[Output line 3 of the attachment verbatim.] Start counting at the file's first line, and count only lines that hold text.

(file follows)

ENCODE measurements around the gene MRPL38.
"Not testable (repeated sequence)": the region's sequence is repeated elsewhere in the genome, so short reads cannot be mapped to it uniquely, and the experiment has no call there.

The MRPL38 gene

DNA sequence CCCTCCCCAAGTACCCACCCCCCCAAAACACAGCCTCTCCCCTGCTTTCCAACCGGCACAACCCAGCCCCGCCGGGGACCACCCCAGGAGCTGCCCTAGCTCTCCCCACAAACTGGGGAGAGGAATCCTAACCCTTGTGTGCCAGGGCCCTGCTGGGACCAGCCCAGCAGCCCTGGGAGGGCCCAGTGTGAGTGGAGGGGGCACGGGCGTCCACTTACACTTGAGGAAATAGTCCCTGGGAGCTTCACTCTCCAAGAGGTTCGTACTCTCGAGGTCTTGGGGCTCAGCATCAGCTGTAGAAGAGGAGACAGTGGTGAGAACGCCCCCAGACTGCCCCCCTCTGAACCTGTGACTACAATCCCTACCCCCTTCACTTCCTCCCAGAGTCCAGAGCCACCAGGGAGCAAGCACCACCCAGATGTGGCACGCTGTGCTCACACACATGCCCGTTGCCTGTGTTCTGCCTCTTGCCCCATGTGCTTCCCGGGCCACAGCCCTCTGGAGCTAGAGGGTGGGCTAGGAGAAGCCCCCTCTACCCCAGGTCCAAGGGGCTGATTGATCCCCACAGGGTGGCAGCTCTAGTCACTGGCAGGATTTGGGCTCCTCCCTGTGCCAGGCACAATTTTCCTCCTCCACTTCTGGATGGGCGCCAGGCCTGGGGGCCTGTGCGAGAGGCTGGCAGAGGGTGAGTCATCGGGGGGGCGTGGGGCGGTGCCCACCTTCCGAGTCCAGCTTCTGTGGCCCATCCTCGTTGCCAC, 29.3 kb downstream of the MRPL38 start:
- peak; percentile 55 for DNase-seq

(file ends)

The MRPL38 gene